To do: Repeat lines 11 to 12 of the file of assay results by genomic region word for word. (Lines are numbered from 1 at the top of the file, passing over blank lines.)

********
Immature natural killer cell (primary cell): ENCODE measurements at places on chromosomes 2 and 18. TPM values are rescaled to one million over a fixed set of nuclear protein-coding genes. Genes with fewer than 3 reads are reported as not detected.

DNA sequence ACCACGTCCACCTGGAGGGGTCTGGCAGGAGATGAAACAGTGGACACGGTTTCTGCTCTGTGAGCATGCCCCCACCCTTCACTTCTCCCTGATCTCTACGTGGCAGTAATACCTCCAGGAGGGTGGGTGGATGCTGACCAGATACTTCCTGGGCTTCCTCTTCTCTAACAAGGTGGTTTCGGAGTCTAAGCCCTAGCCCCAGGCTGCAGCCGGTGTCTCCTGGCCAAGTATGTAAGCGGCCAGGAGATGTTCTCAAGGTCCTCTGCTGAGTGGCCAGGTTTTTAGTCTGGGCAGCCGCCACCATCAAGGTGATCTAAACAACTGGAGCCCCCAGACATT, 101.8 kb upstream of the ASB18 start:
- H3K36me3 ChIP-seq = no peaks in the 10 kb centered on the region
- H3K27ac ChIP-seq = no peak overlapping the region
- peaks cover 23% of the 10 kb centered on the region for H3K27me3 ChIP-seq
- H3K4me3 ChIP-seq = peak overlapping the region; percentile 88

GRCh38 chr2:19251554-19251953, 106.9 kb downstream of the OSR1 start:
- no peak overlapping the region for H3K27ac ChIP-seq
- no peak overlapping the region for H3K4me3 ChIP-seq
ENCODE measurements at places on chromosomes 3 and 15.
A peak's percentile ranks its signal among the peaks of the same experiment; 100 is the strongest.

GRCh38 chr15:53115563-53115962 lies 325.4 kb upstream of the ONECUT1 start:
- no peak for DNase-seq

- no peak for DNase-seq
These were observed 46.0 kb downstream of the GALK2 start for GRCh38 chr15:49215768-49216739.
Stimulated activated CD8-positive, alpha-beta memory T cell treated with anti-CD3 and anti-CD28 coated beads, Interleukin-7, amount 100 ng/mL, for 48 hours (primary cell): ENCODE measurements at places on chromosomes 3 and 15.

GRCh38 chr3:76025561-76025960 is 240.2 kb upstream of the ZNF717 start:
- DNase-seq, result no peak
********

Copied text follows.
A peak's percentile ranks its signal among the peaks of the same experiment; 100 is the strongest.

GRCh38 chr15:53115563-53115962 lies 325.4 kb upstream of the ONECUT1 start: